AUBURN — A Sudanese man who was sentenced Wednesday to serve two years in prison for stabbing his estranged wife told the judge he only wanted to return to his native country as soon as possible.

Deng Mirac, 43, of Lewiston entered a no-contest plea to a charge of aggravated assault in Androscoggin County Superior Court. The felony is punishable by up to 10 years in prison.

He was indicted by an Androscoggin County grand jury on a charge of attempted murder. That charge would be dismissed after the plea hearing.

Mirac was sentenced to six years in prison with all but two years suspended, plus three years of probation.

Mirac’s estranged wife, Adut Adong, arranged to have a friend read into a courtroom speaker phone a statement she had prepared for Wednesday’s hearing.

She wrote that the assault continued to affect her every day and that she experiences flashbacks of the scene. She wrote that she has nightmares about the assault and fears what will happen to her when Mirac is released from prison. She also asked why Mirac wanted to kill her.


That question went unanswered Wednesday as Mirac was led through the process of waiving his rights to a trial and possible appeals.

Speaking in Arabic through interpreter Sana Osman, Mirac told Justice MaryGay Kennedy several times that he just wanted the court process to end.

“I don’t want to talk about this,” he said through his interpreter.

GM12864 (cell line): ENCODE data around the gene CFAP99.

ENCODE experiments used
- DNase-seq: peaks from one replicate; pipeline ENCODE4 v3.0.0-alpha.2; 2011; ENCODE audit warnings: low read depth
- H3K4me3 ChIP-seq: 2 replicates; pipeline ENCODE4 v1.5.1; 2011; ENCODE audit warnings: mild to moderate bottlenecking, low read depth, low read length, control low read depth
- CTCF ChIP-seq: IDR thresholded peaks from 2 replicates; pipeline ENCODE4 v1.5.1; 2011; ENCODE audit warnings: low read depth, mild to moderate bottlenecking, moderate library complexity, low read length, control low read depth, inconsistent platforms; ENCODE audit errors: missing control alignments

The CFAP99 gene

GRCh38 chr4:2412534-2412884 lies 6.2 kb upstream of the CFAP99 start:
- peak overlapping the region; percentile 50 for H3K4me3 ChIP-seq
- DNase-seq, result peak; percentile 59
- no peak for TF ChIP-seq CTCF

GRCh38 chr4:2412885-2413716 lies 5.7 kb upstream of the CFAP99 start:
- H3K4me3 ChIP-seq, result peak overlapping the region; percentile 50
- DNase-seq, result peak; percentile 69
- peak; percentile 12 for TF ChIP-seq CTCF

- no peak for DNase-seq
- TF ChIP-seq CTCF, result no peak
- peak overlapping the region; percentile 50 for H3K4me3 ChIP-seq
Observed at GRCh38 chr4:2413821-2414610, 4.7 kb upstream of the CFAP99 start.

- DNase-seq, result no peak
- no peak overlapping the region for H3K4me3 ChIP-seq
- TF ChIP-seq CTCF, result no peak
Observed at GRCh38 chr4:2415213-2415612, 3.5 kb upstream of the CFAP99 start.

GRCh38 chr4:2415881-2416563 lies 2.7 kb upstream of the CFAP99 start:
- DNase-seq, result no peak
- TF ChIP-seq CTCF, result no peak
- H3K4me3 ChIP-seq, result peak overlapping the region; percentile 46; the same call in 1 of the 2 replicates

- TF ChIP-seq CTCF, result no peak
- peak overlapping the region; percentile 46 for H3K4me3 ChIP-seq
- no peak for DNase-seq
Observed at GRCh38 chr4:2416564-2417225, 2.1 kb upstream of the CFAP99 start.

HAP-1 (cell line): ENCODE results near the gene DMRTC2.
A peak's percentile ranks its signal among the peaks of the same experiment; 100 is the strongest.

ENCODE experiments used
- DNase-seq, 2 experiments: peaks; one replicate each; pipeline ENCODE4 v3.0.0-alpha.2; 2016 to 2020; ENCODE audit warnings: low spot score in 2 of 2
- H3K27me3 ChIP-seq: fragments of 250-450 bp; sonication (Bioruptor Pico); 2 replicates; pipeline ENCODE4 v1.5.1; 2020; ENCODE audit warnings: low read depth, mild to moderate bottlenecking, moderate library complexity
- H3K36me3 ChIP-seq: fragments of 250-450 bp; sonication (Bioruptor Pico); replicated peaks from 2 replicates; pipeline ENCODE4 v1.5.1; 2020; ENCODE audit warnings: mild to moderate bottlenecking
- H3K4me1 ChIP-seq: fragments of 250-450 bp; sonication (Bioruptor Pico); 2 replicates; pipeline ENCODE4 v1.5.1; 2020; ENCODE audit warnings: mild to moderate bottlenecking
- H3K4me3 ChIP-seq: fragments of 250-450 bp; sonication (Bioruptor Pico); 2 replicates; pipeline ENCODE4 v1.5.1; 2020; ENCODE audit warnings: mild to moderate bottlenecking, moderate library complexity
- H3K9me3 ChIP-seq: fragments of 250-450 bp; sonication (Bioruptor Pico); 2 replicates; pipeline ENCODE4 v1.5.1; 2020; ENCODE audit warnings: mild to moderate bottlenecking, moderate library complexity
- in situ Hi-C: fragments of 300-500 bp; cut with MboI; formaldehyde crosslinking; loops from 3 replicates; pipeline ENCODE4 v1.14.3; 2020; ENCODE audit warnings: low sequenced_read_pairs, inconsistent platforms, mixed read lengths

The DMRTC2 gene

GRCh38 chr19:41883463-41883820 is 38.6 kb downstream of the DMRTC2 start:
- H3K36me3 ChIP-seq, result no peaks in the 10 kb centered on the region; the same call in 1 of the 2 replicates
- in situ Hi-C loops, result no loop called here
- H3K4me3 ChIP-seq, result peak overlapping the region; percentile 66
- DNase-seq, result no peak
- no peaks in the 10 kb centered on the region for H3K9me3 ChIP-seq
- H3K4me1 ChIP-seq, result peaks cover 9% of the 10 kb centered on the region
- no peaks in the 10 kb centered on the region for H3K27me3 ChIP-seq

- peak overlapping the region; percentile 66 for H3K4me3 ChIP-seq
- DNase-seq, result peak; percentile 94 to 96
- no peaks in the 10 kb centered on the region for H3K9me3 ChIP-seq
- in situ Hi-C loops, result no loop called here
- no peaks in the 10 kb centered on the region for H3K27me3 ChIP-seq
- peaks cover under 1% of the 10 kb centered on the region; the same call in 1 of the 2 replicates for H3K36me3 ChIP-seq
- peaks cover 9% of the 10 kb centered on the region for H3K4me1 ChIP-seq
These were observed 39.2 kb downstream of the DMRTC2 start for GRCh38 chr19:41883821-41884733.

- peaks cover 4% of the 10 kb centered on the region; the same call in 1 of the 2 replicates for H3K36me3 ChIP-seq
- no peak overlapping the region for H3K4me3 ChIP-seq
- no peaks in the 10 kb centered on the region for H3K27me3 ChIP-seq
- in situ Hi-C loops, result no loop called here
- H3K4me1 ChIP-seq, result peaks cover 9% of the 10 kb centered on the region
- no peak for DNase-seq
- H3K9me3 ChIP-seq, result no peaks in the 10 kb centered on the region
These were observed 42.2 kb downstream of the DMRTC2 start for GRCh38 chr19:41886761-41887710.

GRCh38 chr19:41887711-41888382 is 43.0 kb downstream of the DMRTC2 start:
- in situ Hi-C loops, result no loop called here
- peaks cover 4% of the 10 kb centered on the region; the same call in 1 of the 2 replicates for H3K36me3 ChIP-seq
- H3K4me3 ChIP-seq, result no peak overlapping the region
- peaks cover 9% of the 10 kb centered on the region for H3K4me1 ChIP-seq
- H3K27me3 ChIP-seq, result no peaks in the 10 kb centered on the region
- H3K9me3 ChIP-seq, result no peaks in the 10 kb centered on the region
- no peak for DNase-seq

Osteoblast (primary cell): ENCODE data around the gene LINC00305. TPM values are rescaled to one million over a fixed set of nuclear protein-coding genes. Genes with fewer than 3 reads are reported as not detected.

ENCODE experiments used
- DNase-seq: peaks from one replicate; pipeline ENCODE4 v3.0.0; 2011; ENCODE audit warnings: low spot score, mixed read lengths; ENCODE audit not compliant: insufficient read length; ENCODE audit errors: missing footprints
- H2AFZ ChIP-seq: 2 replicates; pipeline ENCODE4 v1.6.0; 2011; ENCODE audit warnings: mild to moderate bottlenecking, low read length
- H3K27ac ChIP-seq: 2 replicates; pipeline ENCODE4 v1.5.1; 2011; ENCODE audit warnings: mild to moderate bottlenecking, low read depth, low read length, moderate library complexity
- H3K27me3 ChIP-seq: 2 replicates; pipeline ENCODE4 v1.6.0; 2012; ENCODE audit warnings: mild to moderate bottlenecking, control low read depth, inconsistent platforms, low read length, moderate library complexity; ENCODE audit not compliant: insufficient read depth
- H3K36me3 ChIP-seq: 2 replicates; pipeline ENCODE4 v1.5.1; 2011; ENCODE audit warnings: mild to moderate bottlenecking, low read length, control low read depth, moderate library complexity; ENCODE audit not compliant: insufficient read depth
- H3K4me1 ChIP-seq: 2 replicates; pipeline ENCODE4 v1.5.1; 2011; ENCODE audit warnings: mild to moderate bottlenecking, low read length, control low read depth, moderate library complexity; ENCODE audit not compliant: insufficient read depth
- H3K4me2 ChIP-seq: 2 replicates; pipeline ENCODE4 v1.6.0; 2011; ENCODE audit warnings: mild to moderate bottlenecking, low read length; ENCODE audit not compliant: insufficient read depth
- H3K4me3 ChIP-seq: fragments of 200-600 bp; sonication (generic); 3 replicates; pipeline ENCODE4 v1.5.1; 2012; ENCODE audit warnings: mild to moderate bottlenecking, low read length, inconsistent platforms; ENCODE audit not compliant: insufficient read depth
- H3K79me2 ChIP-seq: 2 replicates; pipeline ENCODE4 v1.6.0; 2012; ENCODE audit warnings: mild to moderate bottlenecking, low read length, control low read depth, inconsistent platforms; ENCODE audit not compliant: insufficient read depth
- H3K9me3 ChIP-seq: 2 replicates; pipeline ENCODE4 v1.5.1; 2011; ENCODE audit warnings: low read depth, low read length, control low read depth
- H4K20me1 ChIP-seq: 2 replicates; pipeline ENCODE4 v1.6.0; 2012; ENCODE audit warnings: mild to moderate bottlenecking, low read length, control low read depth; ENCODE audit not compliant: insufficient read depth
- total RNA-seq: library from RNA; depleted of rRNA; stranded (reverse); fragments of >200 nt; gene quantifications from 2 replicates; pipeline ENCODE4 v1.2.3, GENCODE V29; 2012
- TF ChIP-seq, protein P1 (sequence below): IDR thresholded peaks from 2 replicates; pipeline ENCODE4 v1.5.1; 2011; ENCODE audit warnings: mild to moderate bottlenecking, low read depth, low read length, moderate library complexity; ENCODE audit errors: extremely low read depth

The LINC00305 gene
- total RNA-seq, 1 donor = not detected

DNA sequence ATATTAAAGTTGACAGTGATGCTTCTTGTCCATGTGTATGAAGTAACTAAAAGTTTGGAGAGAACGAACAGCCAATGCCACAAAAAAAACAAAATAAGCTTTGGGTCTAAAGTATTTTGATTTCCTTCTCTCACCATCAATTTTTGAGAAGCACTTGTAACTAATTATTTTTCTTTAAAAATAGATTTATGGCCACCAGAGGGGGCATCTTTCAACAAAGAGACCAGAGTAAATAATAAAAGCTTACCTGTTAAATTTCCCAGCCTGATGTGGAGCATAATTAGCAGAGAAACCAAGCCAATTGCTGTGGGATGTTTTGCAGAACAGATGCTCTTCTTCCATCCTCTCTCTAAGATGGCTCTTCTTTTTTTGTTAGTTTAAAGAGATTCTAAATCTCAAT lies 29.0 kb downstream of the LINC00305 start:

Assistant District Attorney Lisa Bogue said Adong, 34, had been separated from Mirac for six months when he attacked her late one night in April 2013.

Mirac had been charged with assaulting her before and had been released on bail conditions, Bogue said.

Adong was driving home after midnight when she spotted Mirac on the street. She had stopped at her home when Mirac tapped on her window, Bogue said. As she got out of her car, Mirac said: “I am done for you,” and struck her in the face with a kitchen knife, slicing through her left cheek. He thrust the knife at her again, stabbing her left forearm as she tried to deflect the blow, Bogue said.


Adong was able to disarm Mirac during a struggle. He fled the scene, Bogue said.

A woman who lived nearby heard Adong scream and saw Mirac from her window. She called 911 and gave a description of Mirac and his clothing to police. Adong also described Mirac for police, Bogue said.

Mirac told the judge he didn’t believe he was guilty, but thought it was best if he were to agree to the plea “so I can get back to my country.”

Kennedy explained that Mirac’s plea would result in “serious immigration consequences.” Mirac said: “It’s all right. No problem.”

Mirac said: “God said, ‘If you die, you go back home.’ That’s what’s happening to me. I’m dying and I’m going back home.” He said he has a medical degree.

While on probation, Mirac is barred from having any contact with Adong, except to arrange through a third party the care of their children. He also is prohibited from having any weapons, including knives, and can be searched at any time for them. And he must undergo counseling for domestic violence.

Kennedy said she had ruled against an earlier defense motion to suppress evidence.

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